With a sore throat and a nasty cold. It was really chilly over there, and I was more than happy that I had my woolly hat with me for the four days. Mind you, a lot of that time was spent indoors, as there were three absolutely stunning photo exhibitions on that I *had to* see.
Upon arrival on Friday morning, I headed out to where Hariclea lives, dropping off my luggage. Hari and I had tickets for Tom Hiddleston in Betrayal later that evening, but we had enough time to call into the National Portrait Gallery for the first of my three must-see exhibitions. Only Human by Martin Parr. Parr is one of Britain’s most well-known, prolific and inventive photographers. Active since the 1970s, his work is mainly documentary in nature and focusses on life in England, particularly the working classes. His photographs tend to be very colourful and often have a funny twist – a deliberate choice by Parr who says “I make serious photographs disguised as entertainment”.
My cheap tickets to Betrayal turned out to be really good. Only 25£ because of “restricted view”, they turned out to be the front row of the Royal Circle (balcony) – and the restricted view was a thin railing in front of us. In fact, the view couldn’t have been better – we looked down upon the stage. The play itself turned out to be really good. I had expected a typically “angry” play by Pinter, but while not without conflict, Betrayal was very much focussed on the psychology of a love triangle. The fact that the play works backward from the present to a point in time 9 years earlier, made the play less pointedly confrontational – which I enjoyed as the focus remained on how the relationship between the characters develops, rather than the individual points of conflict that drive the plot. Hiddleston was – as expected – fabulous, but so were his co-stars Zawe Ashton and Charlie Cox. And also the little girl who played Hiddleston’s and Ashton’s daughter. (The scene where Robert (Hiddleston) babysits his daughter broke the fangirls’ hearts, I suspect. If not audible, there was a virtual sigh of “awwwww” when Hiddleston cradled the girl in his lap, holding her in a gentle hug and leaning his cheek on the top of her head…)
PS: And yes, Hiddleston *did* cry like he does in the clip above. It was very touching – and very real.
On Saturday I saw my hero. Or rather: my hero’s photographs in a big retrospective of his work in the Tate Britain.
Since watching the documentary “McCullin” in the cinema, I have been an admirer of Don McCullin and his work. He impressed me as an honest, honorable, humble man, who reflected back on his life as a photographer in war zones with self-criticism and integrity. He also made some of the most stunning imagery during his 65 years as a photographer – both in war and in peace. The Tate exhibition covered all of his work – from the beginnings in London, via the building of the Berlin wall, to Cyprus, Biafra, Korea, Vietnam, Northern Ireland, Afghanistan… The entry to the exhibition wasn’t cheap, but that didn’t deter the crowds. In fact, the exhibition was overcrowded, which really detracted from the enjoyment of it all.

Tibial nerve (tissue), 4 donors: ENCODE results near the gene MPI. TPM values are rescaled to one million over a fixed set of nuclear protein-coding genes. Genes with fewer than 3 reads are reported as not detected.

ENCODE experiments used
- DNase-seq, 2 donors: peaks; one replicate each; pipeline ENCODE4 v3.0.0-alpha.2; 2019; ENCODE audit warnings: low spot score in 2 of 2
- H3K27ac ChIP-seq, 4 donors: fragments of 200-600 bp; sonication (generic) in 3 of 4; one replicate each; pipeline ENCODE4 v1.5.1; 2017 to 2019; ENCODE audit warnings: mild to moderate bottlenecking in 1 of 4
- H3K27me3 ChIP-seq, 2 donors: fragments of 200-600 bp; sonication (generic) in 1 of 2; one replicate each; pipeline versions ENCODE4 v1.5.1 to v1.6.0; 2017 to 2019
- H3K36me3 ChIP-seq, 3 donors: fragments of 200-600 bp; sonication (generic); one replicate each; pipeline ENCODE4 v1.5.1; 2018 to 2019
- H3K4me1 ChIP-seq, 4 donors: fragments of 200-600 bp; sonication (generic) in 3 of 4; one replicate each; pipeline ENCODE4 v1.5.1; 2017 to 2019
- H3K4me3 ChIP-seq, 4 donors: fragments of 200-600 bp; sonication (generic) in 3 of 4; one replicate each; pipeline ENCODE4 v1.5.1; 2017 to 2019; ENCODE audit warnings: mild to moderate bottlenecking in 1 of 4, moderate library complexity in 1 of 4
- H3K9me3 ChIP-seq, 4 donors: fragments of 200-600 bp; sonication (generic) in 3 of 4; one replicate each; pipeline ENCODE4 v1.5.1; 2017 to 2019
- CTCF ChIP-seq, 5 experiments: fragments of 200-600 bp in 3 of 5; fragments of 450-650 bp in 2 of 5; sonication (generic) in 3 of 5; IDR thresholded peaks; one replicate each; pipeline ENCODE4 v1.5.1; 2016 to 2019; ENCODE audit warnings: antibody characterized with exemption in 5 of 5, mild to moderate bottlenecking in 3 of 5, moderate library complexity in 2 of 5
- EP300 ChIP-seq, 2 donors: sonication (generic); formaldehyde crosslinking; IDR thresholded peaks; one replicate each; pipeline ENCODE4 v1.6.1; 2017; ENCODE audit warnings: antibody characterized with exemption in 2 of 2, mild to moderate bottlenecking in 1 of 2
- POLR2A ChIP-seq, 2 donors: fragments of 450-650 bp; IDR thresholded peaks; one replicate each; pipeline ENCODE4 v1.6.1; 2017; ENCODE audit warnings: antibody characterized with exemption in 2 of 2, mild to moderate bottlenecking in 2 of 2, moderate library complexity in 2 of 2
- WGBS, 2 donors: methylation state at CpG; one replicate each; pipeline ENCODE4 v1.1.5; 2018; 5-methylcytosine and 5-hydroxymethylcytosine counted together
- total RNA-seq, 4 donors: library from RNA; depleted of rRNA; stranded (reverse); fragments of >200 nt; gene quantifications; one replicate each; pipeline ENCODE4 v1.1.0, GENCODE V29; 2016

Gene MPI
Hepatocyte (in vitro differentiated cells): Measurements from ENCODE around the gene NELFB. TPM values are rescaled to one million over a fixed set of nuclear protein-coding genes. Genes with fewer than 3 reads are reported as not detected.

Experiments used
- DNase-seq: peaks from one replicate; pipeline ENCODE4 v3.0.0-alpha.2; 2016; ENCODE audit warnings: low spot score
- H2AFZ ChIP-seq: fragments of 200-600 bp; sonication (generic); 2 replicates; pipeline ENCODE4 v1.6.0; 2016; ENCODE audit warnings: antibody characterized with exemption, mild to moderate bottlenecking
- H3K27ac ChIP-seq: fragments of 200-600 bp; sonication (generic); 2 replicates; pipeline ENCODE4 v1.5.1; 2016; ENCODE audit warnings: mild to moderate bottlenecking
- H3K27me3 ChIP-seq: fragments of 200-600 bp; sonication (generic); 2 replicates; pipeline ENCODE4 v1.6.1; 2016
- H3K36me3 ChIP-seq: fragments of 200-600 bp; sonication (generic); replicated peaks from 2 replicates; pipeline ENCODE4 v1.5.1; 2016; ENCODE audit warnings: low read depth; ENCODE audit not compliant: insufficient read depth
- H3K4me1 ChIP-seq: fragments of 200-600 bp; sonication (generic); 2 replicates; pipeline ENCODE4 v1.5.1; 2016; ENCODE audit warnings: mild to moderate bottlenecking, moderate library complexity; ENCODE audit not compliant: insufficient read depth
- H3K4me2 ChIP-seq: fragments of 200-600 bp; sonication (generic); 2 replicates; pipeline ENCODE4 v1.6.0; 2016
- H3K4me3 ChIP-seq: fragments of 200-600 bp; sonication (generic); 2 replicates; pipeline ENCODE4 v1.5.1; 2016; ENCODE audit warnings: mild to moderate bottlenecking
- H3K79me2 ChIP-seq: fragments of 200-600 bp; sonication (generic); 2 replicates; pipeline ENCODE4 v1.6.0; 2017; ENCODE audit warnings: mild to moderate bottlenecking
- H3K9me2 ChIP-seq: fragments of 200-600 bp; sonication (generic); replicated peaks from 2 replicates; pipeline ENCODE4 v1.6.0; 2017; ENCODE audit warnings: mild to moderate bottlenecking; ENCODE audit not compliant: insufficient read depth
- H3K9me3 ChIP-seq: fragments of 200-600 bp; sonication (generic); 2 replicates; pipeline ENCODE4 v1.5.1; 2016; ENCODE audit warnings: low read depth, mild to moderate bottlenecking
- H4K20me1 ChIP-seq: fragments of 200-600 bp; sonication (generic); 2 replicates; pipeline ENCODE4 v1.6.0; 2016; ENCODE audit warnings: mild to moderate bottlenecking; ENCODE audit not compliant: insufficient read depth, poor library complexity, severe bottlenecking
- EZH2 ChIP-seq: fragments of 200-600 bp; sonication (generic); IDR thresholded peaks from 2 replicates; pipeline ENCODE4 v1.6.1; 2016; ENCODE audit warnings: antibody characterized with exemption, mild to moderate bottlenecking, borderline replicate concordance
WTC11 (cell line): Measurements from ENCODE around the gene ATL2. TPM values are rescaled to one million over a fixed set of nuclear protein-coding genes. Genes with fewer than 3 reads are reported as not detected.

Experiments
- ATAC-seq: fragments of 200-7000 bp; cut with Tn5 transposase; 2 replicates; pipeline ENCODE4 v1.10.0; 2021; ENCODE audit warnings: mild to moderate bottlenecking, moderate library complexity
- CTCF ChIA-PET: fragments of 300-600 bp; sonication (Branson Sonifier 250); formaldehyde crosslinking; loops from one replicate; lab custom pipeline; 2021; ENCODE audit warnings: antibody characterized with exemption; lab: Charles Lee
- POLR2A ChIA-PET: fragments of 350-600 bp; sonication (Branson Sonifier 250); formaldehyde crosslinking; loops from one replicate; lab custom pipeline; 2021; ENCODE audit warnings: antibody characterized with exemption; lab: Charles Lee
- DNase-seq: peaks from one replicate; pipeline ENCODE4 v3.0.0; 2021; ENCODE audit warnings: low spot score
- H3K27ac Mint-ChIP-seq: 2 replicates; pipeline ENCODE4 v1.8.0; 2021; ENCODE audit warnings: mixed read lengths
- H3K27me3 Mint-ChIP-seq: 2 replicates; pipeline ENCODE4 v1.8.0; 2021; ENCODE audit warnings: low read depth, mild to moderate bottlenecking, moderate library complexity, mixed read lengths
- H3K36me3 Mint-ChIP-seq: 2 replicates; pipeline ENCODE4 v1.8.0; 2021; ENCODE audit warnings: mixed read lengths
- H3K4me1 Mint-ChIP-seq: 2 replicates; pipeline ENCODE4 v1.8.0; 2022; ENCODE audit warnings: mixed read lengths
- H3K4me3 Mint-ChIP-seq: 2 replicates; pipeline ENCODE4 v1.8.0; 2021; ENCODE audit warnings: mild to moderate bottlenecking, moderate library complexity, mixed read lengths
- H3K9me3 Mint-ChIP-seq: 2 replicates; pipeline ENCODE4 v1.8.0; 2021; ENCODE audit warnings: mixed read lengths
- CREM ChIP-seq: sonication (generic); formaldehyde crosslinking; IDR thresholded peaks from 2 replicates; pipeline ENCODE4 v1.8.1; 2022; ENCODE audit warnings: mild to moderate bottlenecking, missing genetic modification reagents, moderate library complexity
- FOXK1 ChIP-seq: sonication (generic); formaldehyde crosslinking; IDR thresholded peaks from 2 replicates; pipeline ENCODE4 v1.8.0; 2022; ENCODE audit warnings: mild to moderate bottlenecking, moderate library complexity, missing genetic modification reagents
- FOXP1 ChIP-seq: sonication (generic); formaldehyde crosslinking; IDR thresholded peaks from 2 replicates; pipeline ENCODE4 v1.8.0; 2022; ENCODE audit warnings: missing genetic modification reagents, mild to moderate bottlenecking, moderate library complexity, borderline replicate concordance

Lastly, I saw an exhibition of Diane Arbus’ work in the Hayward Gallery (Southbank Centre). Arbus’ work may look hazy and unfocused, but she was working in pre-digital times, making the most of the moment. She combines street photography and people photography in that she doesn’t conceal herself from her incidental subjects, but befriends them and establishes a connection, allowing her to show them in the moment and without self-consciousness.
Besides the photography, there was also some time for personal encounters, and it was just such a lucky coincidence that Suzy of Silverbluelining had booked tickets for Hiddleston at the same time as I had. And so Hari and I met up with Suzy and fellow fan Uinonah on Saturday and Sunday for long chats over delicious food in our favourite restaurants. Particularly the time spent in The Delaunay with afternoon tea was priceless! No photos exist of the encounter, though *hehe*.
But in terms of photos I traipsed around Kensington in the vicinity of my plush hotel and found myself in all those mews lanes that Heyerette always posts on Instagram. A gorgeous area indeed, and definitely a place that invites you to take pictures…
Before my plane left London (with two hours delay… so much for the ease and convenience of a city centre airport…), I spent all of Monday in the V&A which was close to my hotel. Being the first museum in the world to actually start collecting photographs, they have a fantastic exhibition on photography, including prints made by photographic pioneers such as Henry Fox Talbot and Roger Fenton in the mid-1800s. If you are interested in photography, you should definitely go there. (Free admission!)
And I got myself a little inspiration for future shrine work.
Bling!!!! I still have a few sparkly gems lying around somewhere 💎…
So yeah, it was great, I loved it, and I don’t know when I will be back – and how easy it will be, Brexit and all. Maybe I need to schedule another trip before the end of October. I am open to any reasons, especially if Mr Armitage could provide an occasion that makes travel to London absolutely necessary. We’ll see. In the mean time, a big thank you to Hariclea for her hospitality on Friday and for coming along to all those photo exhibitions, as well as Suzy and Uinonah for meeting up and spending time with us. And by proxy a wave, a hello and a hearty thanks to Mr A who made it all possible ;-). Here comes your karma, Rich 😘!